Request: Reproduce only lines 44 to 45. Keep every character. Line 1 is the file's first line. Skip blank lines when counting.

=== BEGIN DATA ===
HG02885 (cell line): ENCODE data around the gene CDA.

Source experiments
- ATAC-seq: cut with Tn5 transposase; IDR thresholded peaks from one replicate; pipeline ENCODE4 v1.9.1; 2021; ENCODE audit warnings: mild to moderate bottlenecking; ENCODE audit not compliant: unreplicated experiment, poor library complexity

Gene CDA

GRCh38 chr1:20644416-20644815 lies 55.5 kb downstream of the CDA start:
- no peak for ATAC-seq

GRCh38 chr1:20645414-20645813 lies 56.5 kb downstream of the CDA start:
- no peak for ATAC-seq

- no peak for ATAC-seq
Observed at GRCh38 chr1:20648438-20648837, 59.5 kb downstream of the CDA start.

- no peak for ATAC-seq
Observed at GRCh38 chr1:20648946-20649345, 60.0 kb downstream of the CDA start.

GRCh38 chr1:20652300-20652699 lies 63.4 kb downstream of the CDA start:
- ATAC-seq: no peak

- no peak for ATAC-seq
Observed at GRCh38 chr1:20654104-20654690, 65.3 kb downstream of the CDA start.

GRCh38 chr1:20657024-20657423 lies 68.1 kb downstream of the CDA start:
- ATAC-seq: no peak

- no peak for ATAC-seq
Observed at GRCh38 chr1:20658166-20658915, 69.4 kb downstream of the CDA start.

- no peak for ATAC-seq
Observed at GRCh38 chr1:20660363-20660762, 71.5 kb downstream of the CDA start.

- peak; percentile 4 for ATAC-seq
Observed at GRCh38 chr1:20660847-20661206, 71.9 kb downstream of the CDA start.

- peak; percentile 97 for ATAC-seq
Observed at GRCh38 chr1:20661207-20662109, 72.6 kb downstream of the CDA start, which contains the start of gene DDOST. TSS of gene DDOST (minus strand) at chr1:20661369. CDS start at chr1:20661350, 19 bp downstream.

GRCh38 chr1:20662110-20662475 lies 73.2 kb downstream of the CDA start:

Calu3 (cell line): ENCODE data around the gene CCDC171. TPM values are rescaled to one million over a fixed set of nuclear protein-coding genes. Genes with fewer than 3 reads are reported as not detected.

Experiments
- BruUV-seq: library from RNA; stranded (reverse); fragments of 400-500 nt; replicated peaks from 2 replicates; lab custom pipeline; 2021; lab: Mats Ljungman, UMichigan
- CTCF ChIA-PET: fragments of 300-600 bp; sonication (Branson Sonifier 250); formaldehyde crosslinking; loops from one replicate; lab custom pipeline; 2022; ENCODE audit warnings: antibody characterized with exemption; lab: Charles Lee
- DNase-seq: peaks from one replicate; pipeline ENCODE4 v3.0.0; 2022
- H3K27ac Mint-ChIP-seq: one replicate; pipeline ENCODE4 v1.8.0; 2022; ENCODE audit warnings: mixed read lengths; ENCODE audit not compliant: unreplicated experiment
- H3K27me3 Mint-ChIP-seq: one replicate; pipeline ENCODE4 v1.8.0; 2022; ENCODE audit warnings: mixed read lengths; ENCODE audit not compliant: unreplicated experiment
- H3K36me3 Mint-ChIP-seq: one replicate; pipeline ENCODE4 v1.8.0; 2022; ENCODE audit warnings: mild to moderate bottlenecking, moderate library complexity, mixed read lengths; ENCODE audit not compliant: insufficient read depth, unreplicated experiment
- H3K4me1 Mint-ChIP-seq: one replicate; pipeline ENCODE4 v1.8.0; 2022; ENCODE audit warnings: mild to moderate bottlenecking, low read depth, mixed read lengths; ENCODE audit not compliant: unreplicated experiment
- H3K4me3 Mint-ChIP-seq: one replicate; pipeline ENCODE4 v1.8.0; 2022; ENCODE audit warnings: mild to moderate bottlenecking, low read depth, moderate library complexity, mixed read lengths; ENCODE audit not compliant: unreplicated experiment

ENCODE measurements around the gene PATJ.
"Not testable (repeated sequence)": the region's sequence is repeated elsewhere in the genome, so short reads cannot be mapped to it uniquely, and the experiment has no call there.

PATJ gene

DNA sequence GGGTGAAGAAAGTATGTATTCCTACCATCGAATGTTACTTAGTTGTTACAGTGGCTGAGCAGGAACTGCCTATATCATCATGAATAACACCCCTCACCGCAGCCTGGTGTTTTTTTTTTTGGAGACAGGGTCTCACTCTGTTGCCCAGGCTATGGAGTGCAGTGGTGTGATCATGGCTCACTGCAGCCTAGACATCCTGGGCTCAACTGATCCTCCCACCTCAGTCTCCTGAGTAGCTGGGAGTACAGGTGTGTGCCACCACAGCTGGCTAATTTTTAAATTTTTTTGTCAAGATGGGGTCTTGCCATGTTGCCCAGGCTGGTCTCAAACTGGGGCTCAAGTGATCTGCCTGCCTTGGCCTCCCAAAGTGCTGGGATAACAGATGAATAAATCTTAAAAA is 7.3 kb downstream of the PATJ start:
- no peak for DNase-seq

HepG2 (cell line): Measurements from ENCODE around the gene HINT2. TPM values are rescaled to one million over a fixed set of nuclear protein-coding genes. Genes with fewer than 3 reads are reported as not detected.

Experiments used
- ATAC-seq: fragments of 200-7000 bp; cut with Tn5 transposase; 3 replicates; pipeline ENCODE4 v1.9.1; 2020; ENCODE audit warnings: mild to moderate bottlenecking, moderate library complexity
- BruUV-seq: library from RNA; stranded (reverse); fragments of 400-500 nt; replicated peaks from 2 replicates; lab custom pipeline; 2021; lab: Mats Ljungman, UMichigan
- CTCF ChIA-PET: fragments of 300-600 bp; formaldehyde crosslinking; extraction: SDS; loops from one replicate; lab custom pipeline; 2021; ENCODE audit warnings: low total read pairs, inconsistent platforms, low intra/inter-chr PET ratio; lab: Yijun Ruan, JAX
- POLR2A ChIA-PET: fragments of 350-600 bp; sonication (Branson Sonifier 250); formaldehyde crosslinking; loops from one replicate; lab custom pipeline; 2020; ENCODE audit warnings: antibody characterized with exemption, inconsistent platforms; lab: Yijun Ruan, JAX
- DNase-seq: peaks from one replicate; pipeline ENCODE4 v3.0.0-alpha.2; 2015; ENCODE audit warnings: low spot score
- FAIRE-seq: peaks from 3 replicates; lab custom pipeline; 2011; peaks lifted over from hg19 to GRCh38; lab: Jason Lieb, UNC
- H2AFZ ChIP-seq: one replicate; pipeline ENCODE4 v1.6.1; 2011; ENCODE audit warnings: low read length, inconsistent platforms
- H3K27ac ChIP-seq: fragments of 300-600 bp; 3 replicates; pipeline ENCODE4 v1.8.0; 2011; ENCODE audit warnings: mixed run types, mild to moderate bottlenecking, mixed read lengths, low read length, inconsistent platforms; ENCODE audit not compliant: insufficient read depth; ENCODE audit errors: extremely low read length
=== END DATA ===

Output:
Experiments used
- ATAC-seq: fragments of 200-7000 bp; cut with Tn5 transposase; 3 replicates; pipeline ENCODE4 v1.9.1; 2020; ENCODE audit warnings: mild to moderate bottlenecking, moderate library complexity